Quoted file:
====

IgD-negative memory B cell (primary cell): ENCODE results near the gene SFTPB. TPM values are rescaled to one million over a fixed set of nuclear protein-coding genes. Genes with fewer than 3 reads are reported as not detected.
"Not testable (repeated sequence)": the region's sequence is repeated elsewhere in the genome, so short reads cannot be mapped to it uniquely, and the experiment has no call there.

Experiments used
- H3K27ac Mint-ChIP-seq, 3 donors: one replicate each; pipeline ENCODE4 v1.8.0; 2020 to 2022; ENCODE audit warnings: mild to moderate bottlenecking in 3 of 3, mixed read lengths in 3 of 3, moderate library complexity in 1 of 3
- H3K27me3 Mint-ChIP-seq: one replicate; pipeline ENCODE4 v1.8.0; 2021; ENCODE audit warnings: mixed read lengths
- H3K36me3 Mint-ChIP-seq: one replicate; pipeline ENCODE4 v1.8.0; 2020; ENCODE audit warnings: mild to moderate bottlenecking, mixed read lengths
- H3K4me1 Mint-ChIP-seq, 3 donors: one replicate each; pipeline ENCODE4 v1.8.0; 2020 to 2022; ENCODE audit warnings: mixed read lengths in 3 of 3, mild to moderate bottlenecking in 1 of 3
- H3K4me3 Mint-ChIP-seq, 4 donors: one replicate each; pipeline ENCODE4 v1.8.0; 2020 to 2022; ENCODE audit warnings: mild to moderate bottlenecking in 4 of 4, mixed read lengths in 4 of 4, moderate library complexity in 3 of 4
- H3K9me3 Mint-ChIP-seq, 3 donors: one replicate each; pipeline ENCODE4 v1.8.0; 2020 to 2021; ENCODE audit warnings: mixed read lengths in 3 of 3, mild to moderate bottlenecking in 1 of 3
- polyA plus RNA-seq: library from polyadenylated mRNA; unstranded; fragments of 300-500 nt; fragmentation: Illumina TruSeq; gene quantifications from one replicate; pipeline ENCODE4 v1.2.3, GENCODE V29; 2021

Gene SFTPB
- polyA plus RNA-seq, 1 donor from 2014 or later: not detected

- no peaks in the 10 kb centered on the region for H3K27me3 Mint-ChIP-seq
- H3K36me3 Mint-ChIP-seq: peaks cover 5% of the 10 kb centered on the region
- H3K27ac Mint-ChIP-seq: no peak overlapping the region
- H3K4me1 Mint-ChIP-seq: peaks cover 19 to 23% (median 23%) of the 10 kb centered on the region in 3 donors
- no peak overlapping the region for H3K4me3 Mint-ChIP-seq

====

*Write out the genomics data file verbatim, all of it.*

IgD-negative memory B cell (primary cell): ENCODE results near the gene SFTPB. TPM values are rescaled to one million over a fixed set of nuclear protein-coding genes. Genes with fewer than 3 reads are reported as not detected.
"Not testable (repeated sequence)": the region's sequence is repeated elsewhere in the genome, so short reads cannot be mapped to it uniquely, and the experiment has no call there.

Experiments used
- H3K27ac Mint-ChIP-seq, 3 donors: one replicate each; pipeline ENCODE4 v1.8.0; 2020 to 2022; ENCODE audit warnings: mild to moderate bottlenecking in 3 of 3, mixed read lengths in 3 of 3, moderate library complexity in 1 of 3
- H3K27me3 Mint-ChIP-seq: one replicate; pipeline ENCODE4 v1.8.0; 2021; ENCODE audit warnings: mixed read lengths
- H3K36me3 Mint-ChIP-seq: one replicate; pipeline ENCODE4 v1.8.0; 2020; ENCODE audit warnings: mild to moderate bottlenecking, mixed read lengths
- H3K4me1 Mint-ChIP-seq, 3 donors: one replicate each; pipeline ENCODE4 v1.8.0; 2020 to 2022; ENCODE audit warnings: mixed read lengths in 3 of 3, mild to moderate bottlenecking in 1 of 3
- H3K4me3 Mint-ChIP-seq, 4 donors: one replicate each; pipeline ENCODE4 v1.8.0; 2020 to 2022; ENCODE audit warnings: mild to moderate bottlenecking in 4 of 4, mixed read lengths in 4 of 4, moderate library complexity in 3 of 4
- H3K9me3 Mint-ChIP-seq, 3 donors: one replicate each; pipeline ENCODE4 v1.8.0; 2020 to 2021; ENCODE audit warnings: mixed read lengths in 3 of 3, mild to moderate bottlenecking in 1 of 3
- polyA plus RNA-seq: library from polyadenylated mRNA; unstranded; fragments of 300-500 nt; fragmentation: Illumina TruSeq; gene quantifications from one replicate; pipeline ENCODE4 v1.2.3, GENCODE V29; 2021

Gene SFTPB
- polyA plus RNA-seq, 1 donor from 2014 or later: not detected

- no peaks in the 10 kb centered on the region for H3K27me3 Mint-ChIP-seq
- H3K36me3 Mint-ChIP-seq: peaks cover 5% of the 10 kb centered on the region
- H3K27ac Mint-ChIP-seq: no peak overlapping the region
- H3K4me1 Mint-ChIP-seq: peaks cover 19 to 23% (median 23%) of the 10 kb centered on the region in 3 donors
- no peak overlapping the region for H3K4me3 Mint-ChIP-seq